Kasbah! took place on March 31st 2013, a new event format at a new location too. Sannich Fairgrounds was the venue chosen after much research.
Other locations considered were:
Victoria Events Centre; good location, however limited outside space for the planned fireworks and fireshow.
The Da Vinci Centre; good location and big enough, however considered too expensive.
Archie Browning Arena; good value for money, however huge venue and limitations as being rented off the city.
Sunset Room; despite being used previously for events it was deemed too small for Kasbah!.
Sannich Fairgrounds was a cost effective location, which gave us space to hold workshops, house the Kasbah! tented city and has enough outside space to perform the fire show. It also gave us the option to showcase Victoria’s Tree House Art Bus too! We hired the venue from 8am till 1am the following morning, and negotiated to go back the day after to carry out Leave No Trace at no extra charge to Kindle Arts Society. The total cost for the venue was $336.00.
Gloria, at Sannich Fairgrounds we found to be relatively easy to work with and promptly answered emails with a few hours. Visits to the site were relaxed, often with a caretaker there who was very approachable. He even attended the event in the evening for the fireshow and fireworks. The maindown fall of using Sannich Fairgrounds, and the entire event was capacity! They gave us a lower capacity than the barn would actually hold, and we later found out that this is increased on an honour system. The more we use this location they more people they allow. If we use this location again under different event lead names, please say that Kindle Arts Society has used Sannich Fairgrounds before.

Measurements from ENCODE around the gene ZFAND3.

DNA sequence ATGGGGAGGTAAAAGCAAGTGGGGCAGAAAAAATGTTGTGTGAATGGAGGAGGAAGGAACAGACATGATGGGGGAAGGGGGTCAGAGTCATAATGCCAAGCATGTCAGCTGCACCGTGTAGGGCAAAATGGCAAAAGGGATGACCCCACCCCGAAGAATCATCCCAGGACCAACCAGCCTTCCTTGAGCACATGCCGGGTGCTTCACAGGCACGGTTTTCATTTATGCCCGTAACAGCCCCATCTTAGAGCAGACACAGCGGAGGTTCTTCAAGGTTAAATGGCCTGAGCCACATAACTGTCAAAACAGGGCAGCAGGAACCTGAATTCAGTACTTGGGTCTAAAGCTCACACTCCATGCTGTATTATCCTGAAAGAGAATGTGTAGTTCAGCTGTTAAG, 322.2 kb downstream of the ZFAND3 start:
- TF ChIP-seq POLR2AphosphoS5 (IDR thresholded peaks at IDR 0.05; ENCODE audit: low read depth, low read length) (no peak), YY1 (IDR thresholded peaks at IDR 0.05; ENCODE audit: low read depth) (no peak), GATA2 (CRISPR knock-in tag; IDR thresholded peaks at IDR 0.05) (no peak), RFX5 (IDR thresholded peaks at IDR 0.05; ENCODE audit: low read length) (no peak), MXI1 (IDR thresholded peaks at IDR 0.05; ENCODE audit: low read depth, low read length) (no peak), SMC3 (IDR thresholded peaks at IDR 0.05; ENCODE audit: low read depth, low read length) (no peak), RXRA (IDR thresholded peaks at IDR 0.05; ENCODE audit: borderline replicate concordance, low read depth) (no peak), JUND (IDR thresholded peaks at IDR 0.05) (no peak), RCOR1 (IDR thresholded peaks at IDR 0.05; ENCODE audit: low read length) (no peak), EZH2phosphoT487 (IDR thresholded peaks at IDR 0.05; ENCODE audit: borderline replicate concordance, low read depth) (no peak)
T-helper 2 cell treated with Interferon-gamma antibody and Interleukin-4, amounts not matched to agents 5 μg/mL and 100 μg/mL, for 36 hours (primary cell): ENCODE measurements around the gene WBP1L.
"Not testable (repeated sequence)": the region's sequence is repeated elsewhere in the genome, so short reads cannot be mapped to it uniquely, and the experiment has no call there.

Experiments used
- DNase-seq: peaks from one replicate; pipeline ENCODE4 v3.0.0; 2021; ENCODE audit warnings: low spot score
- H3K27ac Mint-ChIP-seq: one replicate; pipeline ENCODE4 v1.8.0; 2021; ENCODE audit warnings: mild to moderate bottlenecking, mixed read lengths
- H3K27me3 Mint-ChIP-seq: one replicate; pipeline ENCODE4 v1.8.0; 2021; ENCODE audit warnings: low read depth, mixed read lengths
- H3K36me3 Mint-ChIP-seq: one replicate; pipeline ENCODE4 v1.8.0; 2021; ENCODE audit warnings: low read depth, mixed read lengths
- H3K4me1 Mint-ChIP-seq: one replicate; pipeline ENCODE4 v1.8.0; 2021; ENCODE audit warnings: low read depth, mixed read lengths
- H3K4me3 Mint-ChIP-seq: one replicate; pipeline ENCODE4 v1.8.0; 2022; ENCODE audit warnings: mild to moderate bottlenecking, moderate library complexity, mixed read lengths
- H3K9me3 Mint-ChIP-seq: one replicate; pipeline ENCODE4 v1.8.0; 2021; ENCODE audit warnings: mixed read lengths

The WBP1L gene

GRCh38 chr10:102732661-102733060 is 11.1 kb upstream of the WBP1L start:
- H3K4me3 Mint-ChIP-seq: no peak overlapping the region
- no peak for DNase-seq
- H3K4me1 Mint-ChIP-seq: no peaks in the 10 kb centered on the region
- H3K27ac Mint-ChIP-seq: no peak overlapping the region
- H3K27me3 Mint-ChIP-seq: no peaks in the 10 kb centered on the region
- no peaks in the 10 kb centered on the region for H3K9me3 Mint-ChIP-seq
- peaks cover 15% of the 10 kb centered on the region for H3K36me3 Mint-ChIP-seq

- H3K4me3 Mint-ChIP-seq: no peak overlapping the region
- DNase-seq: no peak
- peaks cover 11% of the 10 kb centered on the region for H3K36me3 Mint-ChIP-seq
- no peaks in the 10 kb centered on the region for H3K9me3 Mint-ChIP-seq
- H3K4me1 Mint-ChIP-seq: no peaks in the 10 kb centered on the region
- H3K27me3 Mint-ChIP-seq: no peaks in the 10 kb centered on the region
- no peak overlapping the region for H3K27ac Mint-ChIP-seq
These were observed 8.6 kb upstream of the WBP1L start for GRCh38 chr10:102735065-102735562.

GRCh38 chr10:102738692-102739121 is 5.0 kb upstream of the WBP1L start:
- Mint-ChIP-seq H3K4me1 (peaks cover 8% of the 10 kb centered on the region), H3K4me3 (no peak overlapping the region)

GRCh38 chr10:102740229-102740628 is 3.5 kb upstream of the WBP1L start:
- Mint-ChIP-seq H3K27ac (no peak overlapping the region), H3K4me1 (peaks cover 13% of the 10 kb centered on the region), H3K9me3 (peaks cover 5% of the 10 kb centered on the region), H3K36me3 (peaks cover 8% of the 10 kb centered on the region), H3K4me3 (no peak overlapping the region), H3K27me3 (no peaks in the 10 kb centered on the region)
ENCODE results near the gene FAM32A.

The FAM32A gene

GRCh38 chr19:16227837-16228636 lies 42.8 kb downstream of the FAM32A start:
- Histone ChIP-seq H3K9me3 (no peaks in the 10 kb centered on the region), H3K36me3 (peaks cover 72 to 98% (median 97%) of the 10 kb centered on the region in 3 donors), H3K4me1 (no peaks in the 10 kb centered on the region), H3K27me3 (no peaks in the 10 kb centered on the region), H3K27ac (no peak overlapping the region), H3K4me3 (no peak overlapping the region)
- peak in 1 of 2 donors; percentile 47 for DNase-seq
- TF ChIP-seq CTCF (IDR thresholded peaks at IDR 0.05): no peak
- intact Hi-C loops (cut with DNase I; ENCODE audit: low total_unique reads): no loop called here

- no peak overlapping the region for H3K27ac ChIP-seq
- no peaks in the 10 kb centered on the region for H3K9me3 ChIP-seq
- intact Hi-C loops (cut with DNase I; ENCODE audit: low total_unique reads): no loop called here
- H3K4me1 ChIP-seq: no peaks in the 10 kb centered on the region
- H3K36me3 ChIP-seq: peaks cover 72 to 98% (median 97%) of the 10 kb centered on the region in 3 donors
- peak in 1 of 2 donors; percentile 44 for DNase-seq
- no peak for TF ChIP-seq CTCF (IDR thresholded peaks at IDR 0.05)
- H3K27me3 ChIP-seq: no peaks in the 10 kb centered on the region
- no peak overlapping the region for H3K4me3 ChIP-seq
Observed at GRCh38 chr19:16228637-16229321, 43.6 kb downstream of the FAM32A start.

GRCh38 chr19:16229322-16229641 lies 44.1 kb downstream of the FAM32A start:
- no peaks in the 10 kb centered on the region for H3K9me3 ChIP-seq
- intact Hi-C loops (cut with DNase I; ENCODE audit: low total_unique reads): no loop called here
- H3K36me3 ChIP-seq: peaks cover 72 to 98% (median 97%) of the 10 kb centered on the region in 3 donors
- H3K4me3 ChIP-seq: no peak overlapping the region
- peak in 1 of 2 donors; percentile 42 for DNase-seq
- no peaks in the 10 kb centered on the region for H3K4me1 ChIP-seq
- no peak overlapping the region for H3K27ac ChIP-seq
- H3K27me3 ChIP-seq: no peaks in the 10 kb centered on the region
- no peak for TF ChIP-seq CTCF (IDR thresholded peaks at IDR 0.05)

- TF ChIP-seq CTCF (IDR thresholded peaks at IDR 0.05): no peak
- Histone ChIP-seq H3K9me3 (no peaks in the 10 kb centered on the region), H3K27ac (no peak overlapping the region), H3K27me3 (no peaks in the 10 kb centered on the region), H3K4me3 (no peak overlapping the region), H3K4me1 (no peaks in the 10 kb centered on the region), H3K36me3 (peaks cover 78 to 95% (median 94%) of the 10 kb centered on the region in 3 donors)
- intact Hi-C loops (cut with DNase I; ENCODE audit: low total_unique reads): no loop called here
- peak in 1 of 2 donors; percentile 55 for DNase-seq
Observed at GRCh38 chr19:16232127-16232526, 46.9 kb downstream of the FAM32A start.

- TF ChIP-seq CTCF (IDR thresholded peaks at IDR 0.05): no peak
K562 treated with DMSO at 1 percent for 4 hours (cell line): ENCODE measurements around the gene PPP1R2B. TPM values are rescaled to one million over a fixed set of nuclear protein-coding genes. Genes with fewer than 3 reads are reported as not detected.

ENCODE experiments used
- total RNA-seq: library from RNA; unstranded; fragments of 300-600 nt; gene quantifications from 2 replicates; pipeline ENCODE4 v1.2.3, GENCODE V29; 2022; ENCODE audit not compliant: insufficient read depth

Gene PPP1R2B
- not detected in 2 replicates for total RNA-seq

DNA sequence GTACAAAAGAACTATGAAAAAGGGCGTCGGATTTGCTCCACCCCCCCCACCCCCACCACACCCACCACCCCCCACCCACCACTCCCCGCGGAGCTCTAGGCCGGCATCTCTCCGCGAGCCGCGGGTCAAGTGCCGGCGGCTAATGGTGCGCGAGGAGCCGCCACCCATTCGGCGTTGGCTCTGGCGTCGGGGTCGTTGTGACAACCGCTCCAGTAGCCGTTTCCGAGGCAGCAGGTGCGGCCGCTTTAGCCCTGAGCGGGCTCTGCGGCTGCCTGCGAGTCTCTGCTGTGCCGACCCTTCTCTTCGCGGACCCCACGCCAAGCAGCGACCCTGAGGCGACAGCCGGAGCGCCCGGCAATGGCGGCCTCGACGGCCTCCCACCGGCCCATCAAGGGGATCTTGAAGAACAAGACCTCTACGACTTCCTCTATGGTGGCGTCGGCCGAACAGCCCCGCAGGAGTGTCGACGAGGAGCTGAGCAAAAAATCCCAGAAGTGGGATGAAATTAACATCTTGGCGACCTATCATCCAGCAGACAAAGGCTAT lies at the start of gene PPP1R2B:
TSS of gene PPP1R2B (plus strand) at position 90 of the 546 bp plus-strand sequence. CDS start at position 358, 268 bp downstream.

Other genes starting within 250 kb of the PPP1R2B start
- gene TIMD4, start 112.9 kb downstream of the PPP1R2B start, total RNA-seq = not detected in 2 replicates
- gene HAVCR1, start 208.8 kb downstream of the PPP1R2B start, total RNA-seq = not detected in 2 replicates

Kasbah! promised to deliver a full 12hours of entertainment, shows, dancing and art to the community. To pull this off we called on members of the community to volunteer as events leads, this also helped take some a lot of the pressure off the events leads, Natalie and Chris too. The event leads were:
Greeters: Chris Marks
Deco: Kym Spencer
Lights: Dave Boon
Bar: Elana Angus
Fire Saftey: Cam Bremner
Performances: Miranda Pidwerbetsky
Sound: Matt Gibson
Rangers: Hiltz Tanner
Ticketing: Jared Warren and Nato
Workshops: Kindle Arts Education Team
Art Gran Voting Artopoly!: Chris Marks and the Kindle Arts Grant Team.
Each event lead has been asked to provide a short summery of their event lead experience at Kasbah!
Rangers: Hiltz Tanner
I don’t really have much to report. I thought our ranger scheduling and coverage worked well. We had one volunteer shift that was not filled, but I covered that shift myself. There were no incidents to report.
Greeters/Gate: Chris Marks
There are no incidents at gate and greeter to report other than the following:
• One person arrived approximately 8:30 PM and really wanted to come in and they offered a $100 donation as they were not on the guest list. A decision was made to let them in as the venue was under capacity at that time. Not being downtown, there was little to no danger of gate crashers overrunning the event.
All volunteers showed up for their shifts and some people stepped up at the event to fill shifts that were empty; the second shift that was scheduled for the red light district was unneeded but those volunteers are recognized for some of their time anyways as per the Kindle policy/bylaws. The volunteer list is attached.
Recommendations for the future:
• Better signage directing people to the front gates as people were found to be entering the venue at random as it was open on all four sides. I believe that eventually all participants were “bagged and tagged” as the guest list shows only three names were not crossed off.